Submitted March 16, 2010.
The panel unanimously concludes this case is suitable for decision without oral argument. See Fed.R.App.P. 34(a)(2).
Filed March 30, 2010.
Reginald Clarence Howard, Indian Springs, NV, pro se.
Leeann Phouthavongsay, Esquire, Deputy Attorney General, Office of Attorney General, Las Vegas, NV, for Defendants-Appellees.
Appeal from the United States District Court for the District of Nevada, Robert C. Jones, District Judge, Presiding. D.C. No. 2:08-CV-00728-RCJ-GWF.
Before: SCHROEDER, PREGERSON, and RAWLINSON, Circuit Judges.
Reginald C. Howard, a Nevada state prisoner, appeals pro se from the district court's summary judgment in his 42 U.S.C. § 1983 action alleging prison officials curtailed his religious expression, wrongfully took personal property, and subjected him to second-hand smoke. We have jurisdiction under 28 U.S.C. § 1291. We review de novo. Toguchi v. Chung, 391 F.3d 1051, 1056 (9th Cir. 2004). We affirm in part, vacate in part, and remand.
The district court properly granted summary judgment on Howard's First Amendment claim concerning two alleged incidents where prison personnel interfered with Howard's fasting because there was no genuine issue as to whether a substantial burden was placed on Howard's free exercise of religion. See Canell v. Lightner, 143 F.3d 1210, 1215 (9th Cir. 1998) (concluding that a "relatively short-term and sporadic" interference did not constitute a substantial burden).
The district court properly granted summary judgment on Howard's Eighth Amendment claim concerning exposure to second-hand smoke because Howard failed to raise a triable issue as to whether he was exposed to unreasonably high levels of second-hand smoke or whether the defendants acted with deliberate indifference. See Helling v. McKinney, 509 U.S. 25, 35-37, 113 S.Ct. 2475, 125 L.Ed.2d 22 (1993).
The district court granted summary judgment on Howard's claim concerning 12 tapes that were confiscated from his cell, after Defendants evinced an intention to return the tapes. Despite the district court's instruction that Defendants follow through on their intention, Howard's tapes appear to not have been returned. We vacate summary judgment on this claim and remand for further proceedings.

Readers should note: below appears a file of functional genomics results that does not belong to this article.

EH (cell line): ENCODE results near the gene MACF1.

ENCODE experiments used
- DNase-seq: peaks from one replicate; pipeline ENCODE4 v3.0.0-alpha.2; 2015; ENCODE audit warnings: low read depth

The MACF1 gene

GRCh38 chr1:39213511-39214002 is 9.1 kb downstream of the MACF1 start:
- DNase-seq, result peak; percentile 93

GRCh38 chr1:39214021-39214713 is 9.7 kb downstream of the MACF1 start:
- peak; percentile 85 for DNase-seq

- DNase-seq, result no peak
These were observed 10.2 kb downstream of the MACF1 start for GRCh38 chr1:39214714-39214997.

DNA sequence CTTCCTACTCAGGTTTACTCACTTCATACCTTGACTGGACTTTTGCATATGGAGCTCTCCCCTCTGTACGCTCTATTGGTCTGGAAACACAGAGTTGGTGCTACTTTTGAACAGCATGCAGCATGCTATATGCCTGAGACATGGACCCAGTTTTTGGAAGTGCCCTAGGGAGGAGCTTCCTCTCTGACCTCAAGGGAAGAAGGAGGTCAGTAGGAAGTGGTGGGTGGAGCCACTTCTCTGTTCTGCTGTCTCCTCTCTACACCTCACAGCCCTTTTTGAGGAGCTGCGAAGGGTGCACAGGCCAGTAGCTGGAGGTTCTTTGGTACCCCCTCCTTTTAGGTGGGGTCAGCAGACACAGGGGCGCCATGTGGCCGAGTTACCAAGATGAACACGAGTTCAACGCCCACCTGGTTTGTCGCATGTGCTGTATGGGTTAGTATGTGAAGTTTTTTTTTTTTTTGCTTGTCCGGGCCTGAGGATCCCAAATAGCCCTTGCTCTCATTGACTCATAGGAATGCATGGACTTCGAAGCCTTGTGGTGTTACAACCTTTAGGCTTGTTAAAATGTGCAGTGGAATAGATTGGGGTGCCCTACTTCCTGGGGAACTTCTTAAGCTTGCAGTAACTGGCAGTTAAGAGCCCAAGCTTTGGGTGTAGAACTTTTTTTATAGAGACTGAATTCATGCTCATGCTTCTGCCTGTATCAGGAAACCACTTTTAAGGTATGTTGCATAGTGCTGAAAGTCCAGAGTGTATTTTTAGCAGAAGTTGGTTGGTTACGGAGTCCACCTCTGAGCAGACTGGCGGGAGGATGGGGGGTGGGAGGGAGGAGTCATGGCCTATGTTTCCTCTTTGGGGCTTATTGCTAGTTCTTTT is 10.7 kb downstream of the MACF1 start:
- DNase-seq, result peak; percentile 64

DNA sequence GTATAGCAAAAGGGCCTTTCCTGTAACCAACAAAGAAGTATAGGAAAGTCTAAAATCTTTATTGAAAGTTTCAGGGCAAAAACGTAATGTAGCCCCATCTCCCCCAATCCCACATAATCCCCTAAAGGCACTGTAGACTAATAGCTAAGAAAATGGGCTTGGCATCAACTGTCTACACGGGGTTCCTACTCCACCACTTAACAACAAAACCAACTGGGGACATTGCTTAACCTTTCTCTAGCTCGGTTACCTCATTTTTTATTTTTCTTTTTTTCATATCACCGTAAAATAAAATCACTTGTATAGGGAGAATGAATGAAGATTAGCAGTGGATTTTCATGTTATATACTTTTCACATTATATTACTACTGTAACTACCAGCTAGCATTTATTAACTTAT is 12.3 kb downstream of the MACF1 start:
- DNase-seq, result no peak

The district court granted summary judgment on Howard's First Amendment and Religious Land Use and Institutionalized Persons Act claim concerning the cancellation of Nation of Islam prayer services. However, Howard introduced evidence suggesting that canceling the prayer service would create a substantial burden on his religion because he sincerely believed that praying in English is required to maintain his spirituality. See Shakur v. Schriro, 514 F.3d 878, 884-85 (9th Cir. 2008) (focusing on the sincerity rather than centrality of a religious belief); see also 42 U.S.C. § 2000cc-5(7)(A) (defining "religious exercise" as "any exercise of religion, whether or not compelled by, or central to, a system of religious belief"). Moreover, Defendants did not submit any evidence suggesting that their decision to cancel the prayer service was based on a legitimate correctional goal. See Swift v. Lewis, 901 F.2d 730, 731-32 (9th Cir. 1990) (explaining that prison officials must produce some evidence that their policies were actually based on the legitimate correctional goals they assert). We vacate summary judgment on this claim and remand for further proceedings.
We do not consider Howard's claim that summary judgment was premature. See Dodd v. Hood River County, 59 F.3d 852, 863 (9th Cir. 1995) (stating that as a general rule, appeals courts do not consider issues not raised below).
We do not consider issues that were not raised in Howard's opening brief. See Smith v. Marsh, 194 F.3d 1045, 1052 (9th Cir. 1999).
The parties shall bear their own costs on appeal.